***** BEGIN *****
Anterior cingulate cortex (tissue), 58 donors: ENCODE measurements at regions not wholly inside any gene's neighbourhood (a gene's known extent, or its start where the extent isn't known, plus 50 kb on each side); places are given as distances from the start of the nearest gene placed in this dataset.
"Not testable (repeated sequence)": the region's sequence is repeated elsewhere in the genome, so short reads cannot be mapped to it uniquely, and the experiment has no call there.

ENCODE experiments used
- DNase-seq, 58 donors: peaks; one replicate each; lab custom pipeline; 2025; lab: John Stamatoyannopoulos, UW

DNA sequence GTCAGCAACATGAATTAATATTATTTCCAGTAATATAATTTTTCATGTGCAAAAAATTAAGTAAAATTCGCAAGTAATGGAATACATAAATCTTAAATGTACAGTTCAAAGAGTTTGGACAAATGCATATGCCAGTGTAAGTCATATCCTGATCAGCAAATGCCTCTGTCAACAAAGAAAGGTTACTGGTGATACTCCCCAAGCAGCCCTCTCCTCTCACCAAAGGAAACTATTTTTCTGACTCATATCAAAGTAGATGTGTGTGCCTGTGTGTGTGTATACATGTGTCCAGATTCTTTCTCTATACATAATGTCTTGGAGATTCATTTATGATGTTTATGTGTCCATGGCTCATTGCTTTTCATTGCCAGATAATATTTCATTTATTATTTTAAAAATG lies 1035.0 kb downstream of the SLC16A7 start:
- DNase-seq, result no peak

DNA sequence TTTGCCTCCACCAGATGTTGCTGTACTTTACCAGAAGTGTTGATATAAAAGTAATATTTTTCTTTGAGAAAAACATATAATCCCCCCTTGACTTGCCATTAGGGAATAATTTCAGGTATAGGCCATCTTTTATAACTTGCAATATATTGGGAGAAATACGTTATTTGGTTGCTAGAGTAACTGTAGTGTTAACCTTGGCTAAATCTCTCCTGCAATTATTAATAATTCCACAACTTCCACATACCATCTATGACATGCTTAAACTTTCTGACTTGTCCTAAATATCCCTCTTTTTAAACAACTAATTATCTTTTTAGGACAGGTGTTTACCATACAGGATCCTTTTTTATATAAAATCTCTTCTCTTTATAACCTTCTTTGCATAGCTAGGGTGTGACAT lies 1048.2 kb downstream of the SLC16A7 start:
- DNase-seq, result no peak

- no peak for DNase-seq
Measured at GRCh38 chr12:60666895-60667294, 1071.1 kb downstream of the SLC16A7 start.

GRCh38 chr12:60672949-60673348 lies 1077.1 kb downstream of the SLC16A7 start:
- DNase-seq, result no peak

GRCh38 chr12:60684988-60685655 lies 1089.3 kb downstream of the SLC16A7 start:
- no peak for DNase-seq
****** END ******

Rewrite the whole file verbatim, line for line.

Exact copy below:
Anterior cingulate cortex (tissue), 58 donors: ENCODE measurements at regions not wholly inside any gene's neighbourhood (a gene's known extent, or its start where the extent isn't known, plus 50 kb on each side); places are given as distances from the start of the nearest gene placed in this dataset.
"Not testable (repeated sequence)": the region's sequence is repeated elsewhere in the genome, so short reads cannot be mapped to it uniquely, and the experiment has no call there.

ENCODE experiments used
- DNase-seq, 58 donors: peaks; one replicate each; lab custom pipeline; 2025; lab: John Stamatoyannopoulos, UW

DNA sequence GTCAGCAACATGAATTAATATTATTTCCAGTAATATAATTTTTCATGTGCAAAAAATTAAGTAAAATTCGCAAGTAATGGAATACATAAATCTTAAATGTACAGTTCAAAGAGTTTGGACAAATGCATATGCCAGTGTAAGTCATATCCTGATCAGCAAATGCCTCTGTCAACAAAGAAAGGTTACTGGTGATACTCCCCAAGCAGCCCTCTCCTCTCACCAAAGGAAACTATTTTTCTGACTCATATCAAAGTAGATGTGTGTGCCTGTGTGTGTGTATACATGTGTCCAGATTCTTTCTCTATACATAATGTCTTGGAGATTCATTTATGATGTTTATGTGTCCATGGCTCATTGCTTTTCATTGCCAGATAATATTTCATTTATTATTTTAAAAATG lies 1035.0 kb downstream of the SLC16A7 start:
- DNase-seq, result no peak

DNA sequence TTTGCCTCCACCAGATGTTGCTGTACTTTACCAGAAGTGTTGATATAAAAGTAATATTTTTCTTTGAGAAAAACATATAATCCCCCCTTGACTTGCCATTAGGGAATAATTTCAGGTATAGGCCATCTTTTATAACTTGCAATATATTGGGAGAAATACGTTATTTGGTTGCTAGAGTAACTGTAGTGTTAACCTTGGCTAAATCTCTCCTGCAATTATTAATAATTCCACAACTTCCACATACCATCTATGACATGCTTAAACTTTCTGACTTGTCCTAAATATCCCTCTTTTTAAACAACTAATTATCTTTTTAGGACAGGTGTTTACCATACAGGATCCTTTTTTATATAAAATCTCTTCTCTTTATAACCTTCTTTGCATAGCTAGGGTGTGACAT lies 1048.2 kb downstream of the SLC16A7 start:
- DNase-seq, result no peak

- no peak for DNase-seq
Measured at GRCh38 chr12:60666895-60667294, 1071.1 kb downstream of the SLC16A7 start.

GRCh38 chr12:60672949-60673348 lies 1077.1 kb downstream of the SLC16A7 start:
- DNase-seq, result no peak

GRCh38 chr12:60684988-60685655 lies 1089.3 kb downstream of the SLC16A7 start:
- no peak for DNase-seq